When it comes to minimizing “slip, trip and fall” injuries, good practices include wearing proper footwear (including ice-grip cleats in winter), maintaining good housekeeping (objects moved from hallways, spills cleaned quickly, good parking lot lighting), utilizing good snow and ice removal procedures, and also look to improve individual behaviors (make officers aware of their surroundings, avoid distractions, limit multiple activities, and slow down). The process of reducing slip and fall injuries involves a range of sources and while they continuously represent the majority of workplace injuries for all departments, their controls include a variety of improvements which should be considered.
Looking at fire department injuries, for both volunteer and full-time, paid firefighters, workplace injury causes are quite similar. One interesting statistic that separates the two departments is that the volunteers experience more severe injuries than the full-time firefighters by almost double an incurred loss rate.
As for the types of injuries sustained by firefighters, the majority can be identified in three categories:
- Slip, trip and fall
- Strain/injury from overexertion/while lifting
- Burn/inhalation injuries.
These three types of injuries to firefighters represent 52% of the overall number of claims and 84% of the total incurred dollars for workers’ compensation claims.
It might appear obvious that the category of “strain/injury from overexertion/while lifting” would be a loss leader for this department, given the type of physically demanding tasks and job functions associated with this group – lifting hoses and heavy equipment, adorning air packs and turnout gear, assisting others in need, and the stressful conditions under which these are likely to occur. Two ways to improve losses are to utilize mechanical means when necessary and implement proper lifting and back safety techniques. Improving the physical fitness of the firefighter is also a way to reduce losses caused by physical injury.
In looking at “slip/trip and fall” claims for firefighters, the corrective measures are not much different than those presented above for police officers. Firefighters tend to experience fewer of this loss type than police officers, but their cause is most likely due to the wearing of heavy turnout gear and manipulating heavy equipment responding to emergencies, including conditions presenting slip and fall on wet surfaces and ice. Corrections for most of the ordinary claims have been identified above as well, but improving the preparation for personnel with the use of heavy gear and training on working with equipment can likely reduce some of these specific types of injuries.
A similar approach can be taken when addressing the third type of firefighter injury – “burn/inhalation.” If we look at the equipment in use for firefighters, the proper use and fit of this equipment should help to keep the firefighter safe from such an injury source. Initially, the thought of more training with such equipment, including under smoke/fire and other duress conditions, should improve the injury data for this loss type.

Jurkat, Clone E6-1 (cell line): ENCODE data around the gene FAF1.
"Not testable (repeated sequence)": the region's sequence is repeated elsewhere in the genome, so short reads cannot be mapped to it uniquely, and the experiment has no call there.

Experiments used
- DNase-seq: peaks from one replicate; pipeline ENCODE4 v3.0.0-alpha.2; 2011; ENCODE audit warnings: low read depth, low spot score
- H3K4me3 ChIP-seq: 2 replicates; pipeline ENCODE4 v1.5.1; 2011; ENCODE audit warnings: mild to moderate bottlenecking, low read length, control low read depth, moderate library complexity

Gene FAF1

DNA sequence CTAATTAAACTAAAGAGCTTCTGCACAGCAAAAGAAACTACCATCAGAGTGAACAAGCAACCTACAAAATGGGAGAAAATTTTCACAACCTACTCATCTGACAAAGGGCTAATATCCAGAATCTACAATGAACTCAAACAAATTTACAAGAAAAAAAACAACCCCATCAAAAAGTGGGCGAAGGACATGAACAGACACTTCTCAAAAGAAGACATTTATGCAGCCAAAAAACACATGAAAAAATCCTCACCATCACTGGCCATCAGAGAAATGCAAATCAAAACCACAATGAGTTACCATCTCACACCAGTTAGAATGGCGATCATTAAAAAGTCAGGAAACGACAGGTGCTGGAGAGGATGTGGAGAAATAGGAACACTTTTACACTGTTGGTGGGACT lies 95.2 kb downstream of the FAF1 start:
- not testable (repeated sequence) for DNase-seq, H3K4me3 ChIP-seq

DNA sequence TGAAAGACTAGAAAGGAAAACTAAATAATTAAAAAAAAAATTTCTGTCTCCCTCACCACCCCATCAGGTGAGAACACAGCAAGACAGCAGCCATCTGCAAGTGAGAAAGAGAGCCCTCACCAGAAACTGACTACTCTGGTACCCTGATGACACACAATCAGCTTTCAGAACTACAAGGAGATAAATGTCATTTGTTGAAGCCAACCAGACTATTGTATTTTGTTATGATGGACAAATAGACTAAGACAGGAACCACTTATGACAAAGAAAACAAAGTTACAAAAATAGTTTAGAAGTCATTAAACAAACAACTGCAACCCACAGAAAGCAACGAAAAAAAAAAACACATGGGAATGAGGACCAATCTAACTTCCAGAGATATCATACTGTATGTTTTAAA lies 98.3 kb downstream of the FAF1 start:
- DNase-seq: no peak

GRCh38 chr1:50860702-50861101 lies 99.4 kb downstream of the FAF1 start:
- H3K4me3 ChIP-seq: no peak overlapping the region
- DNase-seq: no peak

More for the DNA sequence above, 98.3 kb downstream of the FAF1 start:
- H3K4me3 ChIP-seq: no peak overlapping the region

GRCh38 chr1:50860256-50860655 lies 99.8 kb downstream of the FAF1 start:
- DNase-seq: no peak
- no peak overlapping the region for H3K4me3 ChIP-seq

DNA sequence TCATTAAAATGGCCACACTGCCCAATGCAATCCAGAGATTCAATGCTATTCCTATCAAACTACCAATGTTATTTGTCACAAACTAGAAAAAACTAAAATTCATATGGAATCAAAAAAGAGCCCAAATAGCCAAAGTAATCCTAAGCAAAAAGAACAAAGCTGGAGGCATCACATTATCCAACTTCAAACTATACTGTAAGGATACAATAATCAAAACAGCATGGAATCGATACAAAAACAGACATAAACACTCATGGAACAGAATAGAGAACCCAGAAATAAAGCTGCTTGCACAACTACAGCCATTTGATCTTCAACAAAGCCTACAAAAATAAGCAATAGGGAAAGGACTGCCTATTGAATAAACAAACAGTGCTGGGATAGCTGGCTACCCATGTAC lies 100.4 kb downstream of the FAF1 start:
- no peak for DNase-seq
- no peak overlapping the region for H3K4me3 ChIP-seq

For both, police and firefighters, handling stress and maintaining a good safety culture contribute in a positive manner to staying safe and injury-free at work. Safety culture is the application of particular safety standards throughout your department – the attitudes, beliefs, perceptions, and values that officers share in relation to safety. Develop comprehensive programs such that safety is of mutual benefit for all staff – working together to ensure the well-being of co-workers through a pro-active attitude towards safety standards, guidelines and practices. This approach is of the utmost importance to police and fire department operations, given their high-hazard nature. The ability to cope with the daily stressors is a vital skill which should be addressed and monitored by Police and Fire administrators.
A major part of our risk management process in 2021 will be working with our members to reduce the number of injuries, as well as the severity of these injuries, for our police officers and firefighters. They represent a group of employees conducting high-hazard work responsibilities and in doing so, pose a greater workplace injury risk than most municipal positions. Our staff will work closely with administrators and department heads to address these claim issues and present perspectives on ways to reduce these injuries.
The WCB Continues Business Process Re-Engineering (BPR) Program for Electronic Enhancements
The New York State Workers’ Compensation Board (WCB) recently announced a new initiative as part of its Business Process Re-Engineering project (BPR). If you are not familiar with it, the BPR is an extensive, multi-year project designed to improve WCB technology systems, increase ease of claim and form filing, develop performance standards for service providers and carriers, and increase accessibility of claim information by encouraging all stakeholders to use paperless communication. Some of the BPR initiatives that have already been implemented include the quarterly grading of form filing promptness by carriers, the introduction of virtual hearings, enhancements of the Medical Treatment Guidelines and Permanent Impairment Guidelines, as well as the adoption of a drug formulary with an accompanying interactive website for prescription authorizations.